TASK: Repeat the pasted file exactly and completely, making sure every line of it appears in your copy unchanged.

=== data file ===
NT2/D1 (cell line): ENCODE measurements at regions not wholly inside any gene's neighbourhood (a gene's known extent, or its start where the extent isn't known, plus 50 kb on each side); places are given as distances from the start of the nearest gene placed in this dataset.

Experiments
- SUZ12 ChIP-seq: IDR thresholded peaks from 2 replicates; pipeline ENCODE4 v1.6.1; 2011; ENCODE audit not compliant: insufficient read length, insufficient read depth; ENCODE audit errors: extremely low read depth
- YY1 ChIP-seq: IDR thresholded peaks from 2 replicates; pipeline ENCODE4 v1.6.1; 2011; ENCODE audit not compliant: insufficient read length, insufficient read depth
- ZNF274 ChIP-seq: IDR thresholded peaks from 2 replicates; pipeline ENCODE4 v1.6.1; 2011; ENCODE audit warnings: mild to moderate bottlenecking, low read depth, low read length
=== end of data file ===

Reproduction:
NT2/D1 (cell line): ENCODE measurements at regions not wholly inside any gene's neighbourhood (a gene's known extent, or its start where the extent isn't known, plus 50 kb on each side); places are given as distances from the start of the nearest gene placed in this dataset.

Experiments
- SUZ12 ChIP-seq: IDR thresholded peaks from 2 replicates; pipeline ENCODE4 v1.6.1; 2011; ENCODE audit not compliant: insufficient read length, insufficient read depth; ENCODE audit errors: extremely low read depth
- YY1 ChIP-seq: IDR thresholded peaks from 2 replicates; pipeline ENCODE4 v1.6.1; 2011; ENCODE audit not compliant: insufficient read length, insufficient read depth
- ZNF274 ChIP-seq: IDR thresholded peaks from 2 replicates; pipeline ENCODE4 v1.6.1; 2011; ENCODE audit warnings: mild to moderate bottlenecking, low read depth, low read length